The 90’s was one of the most creative decades for Black American cultural expression
for TV and film, but especially music. While hip hop came to the public eye in the 80’s, the
1990’s is arguably when hip hop exploded into mainstream popularity. This is why this decade is
often referred to as the golden era of hip hop. 1994 in particular was one of the best years for the
genre. The music industry saw debut albums from Nas, OutKast, and the Notorious B.I.G, plus a
sophomore project from UGK. But one group from the 90’s that often gets overlooked is the hip
hop super duo, Gang Starr. Gang Starr consists of the hip hop producer DJ Premier, and the
rapper MC Guru. One song in particular that I’ve always loved by Gang Starr is “Mass Appeal,”
one of the singles from their ‘94 classic Hard to Earn.
“Mass Appeal” is a prophetic warning for rappers, but truthfully it can be extended
beyond that. It is a message that is not only transferable to musicians and writers (rappers are
writers), but artists in general. Reflective of his time, Guru was a rapper who used the art of
storytelling to provide a narrative around the concept of “selling out.” As I grow as a person and
a writer, this song becomes more important to me. But what exactly does it mean to “sell out”?
What did Guru mean when he said, “and you’d be happy to get a record deal, maybe you’d sell
your soul to have mass appeal”?
Since the beginning of time, art, writing in particular has been driven by authenticity.
People who become a fan of a writer typically do so because of the author's ability to connect
with the reader. When I read someone’s writing, I want to hear their voice, I want to read them,
hopefully to relate to the story in some way. That is what the reader is saying when engaging
with a piece, whether they are conscious of it or not. They are electing to hear that artist’s
creative voice, a glimpse of their soul on that topic. As writers, when you receive an acceptance
for publication, that is validation from the magazine that your authenticity is a good fit for that
issue. That is the editor reinforcing to the writer that they have mass appeal, at least for this
particular piece, in that particular moment. In other words, don’t sell out, because there is a
literary magazine that your rejected works are a good fit for. Many times I doubted my craft,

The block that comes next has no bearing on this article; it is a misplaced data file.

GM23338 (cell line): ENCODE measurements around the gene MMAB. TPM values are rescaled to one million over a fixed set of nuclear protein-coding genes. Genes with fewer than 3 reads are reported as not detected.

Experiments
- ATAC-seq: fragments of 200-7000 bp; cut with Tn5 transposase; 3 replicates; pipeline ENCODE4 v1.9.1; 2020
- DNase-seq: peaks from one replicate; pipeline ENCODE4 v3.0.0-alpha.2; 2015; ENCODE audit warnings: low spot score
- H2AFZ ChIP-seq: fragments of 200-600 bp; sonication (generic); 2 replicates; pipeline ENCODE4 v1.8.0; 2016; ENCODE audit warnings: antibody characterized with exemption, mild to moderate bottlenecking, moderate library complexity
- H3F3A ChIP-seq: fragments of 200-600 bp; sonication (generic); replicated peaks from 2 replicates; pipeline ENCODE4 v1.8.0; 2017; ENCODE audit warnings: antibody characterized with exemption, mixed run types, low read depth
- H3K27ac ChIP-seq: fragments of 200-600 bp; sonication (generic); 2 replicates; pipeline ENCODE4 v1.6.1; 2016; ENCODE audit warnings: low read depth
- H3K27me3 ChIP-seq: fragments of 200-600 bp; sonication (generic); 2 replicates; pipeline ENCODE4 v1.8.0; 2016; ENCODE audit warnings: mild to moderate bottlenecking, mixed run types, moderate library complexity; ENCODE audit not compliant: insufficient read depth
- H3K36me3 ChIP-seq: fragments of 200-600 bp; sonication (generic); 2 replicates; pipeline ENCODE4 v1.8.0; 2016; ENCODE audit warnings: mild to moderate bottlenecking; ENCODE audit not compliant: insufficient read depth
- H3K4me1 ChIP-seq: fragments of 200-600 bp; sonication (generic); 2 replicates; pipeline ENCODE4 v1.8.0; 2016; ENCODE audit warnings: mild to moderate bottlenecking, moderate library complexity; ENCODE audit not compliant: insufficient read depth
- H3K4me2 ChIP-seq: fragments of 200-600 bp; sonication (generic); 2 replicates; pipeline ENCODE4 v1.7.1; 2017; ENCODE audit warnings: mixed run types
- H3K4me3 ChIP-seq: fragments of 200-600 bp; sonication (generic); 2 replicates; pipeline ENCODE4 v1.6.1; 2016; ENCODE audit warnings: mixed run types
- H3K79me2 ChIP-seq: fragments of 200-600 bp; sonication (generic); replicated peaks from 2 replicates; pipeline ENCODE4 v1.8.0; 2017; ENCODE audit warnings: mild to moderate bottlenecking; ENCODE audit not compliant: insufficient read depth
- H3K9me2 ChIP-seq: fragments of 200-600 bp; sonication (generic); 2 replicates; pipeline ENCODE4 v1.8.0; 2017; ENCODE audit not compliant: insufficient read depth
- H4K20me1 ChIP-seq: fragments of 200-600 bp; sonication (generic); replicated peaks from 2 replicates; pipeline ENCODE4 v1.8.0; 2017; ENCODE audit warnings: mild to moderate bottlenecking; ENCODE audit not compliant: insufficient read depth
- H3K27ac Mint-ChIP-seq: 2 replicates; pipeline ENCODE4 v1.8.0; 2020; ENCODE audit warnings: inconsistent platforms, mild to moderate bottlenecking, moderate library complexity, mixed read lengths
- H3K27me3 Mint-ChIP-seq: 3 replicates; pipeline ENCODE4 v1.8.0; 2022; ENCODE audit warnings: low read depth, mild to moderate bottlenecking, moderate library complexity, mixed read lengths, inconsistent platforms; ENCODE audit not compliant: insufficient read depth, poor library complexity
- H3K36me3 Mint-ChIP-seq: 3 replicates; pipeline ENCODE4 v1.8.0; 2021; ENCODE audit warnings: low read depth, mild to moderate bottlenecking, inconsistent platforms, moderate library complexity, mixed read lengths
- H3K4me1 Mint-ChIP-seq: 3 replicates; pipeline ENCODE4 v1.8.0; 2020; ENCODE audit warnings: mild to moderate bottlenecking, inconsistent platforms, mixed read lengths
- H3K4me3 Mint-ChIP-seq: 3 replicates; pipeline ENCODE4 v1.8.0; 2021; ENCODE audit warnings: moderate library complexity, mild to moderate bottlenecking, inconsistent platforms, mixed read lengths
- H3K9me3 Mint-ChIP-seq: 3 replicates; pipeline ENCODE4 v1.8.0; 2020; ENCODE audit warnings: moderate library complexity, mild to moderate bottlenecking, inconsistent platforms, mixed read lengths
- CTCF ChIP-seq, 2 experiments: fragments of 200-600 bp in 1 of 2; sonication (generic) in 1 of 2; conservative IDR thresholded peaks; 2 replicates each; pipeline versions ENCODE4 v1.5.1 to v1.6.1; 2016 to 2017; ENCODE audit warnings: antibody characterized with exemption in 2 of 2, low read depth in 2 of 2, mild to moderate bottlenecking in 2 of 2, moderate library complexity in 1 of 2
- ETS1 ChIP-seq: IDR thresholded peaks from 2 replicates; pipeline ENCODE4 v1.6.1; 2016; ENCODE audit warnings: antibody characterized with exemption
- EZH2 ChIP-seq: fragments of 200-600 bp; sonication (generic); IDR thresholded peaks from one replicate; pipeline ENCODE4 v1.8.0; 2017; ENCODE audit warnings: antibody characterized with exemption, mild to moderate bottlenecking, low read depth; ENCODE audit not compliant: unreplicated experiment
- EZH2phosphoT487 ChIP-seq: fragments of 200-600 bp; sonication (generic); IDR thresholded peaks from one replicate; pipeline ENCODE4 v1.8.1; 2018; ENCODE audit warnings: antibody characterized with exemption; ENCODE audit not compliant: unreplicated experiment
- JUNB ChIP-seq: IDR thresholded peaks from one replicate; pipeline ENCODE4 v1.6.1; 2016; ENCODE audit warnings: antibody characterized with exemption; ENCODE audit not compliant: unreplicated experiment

when truthfully my piece just wasn’t a good fit for that magazine at that time. You don’t need to
change your style or who you are to fit a literary magazine, a publisher, a record label, an art
school, etc. Being your true self will get you much further in the end.
“Mass Appeal,” is not a song I listened to when it first came out. In fact, I was five years
old when it was released. But it is a song I discovered a few years later when I was a bit older. At
the time, I mostly enjoyed the song for the beat, and I’ll be honest I didn’t pay much attention to
the lyrics. It takes me back to middle school, when I would spend hours on crappy internet that
screeched before it loaded anything, much less streamed music. But as I matured, this song
became more important for me not only for nostalgia’s sake, but also contemporarily. For me, it
has become timeless. Quite frankly if you ask a hip hop fan aged 40+ it already was.
Gang Starr’s song is a declaration for artists to “keep it real,” to stay the course,
ultimately not “selling out.” MC Guru tells of how despite all of the hurdles, challenges, and
setbacks, staying true to who you are as a creative is most important. Being an artist is a journey,
and Guru conveys this for all 3 minutes, and 42 seconds. He notes that while some have instant
success, at what cost? Others may gain success at a slower pace, but in the end most likely
haven’t lost who they are or why they began to create in the first place. We live in a world where
people put on a show to be someone else every day. Now that the world will never be the same
again, the least we can do as writers is be authentic. Genuine artistry is all we have left after all.
As long as you are not harming others with your voice, there is a space for you to tell your story.
After all, Guru concludes with that on this masterpiece when he says, “I be kickin the real, while
they be losin’ the race tryna chase mass appeal.”
Author’s Note: R.I.P Keith Edward Elam, AKA MC Guru, 1961-2010
Chris L. Butler is an African American and Dutch poet, essayist, and historian from Philadelphia, PA. His work has been featured in Lucky Jefferson Literary Journal, The Lumiere Review, The Daily Drunk Mag, Versification Magazine, Trampset Magazine, Medium, The Journal of International Relations and Diplomacy, and others.
malady and melody
features staff writers from Flypaper and select music critics invited to review projects and write guest articles. To be released sporadically.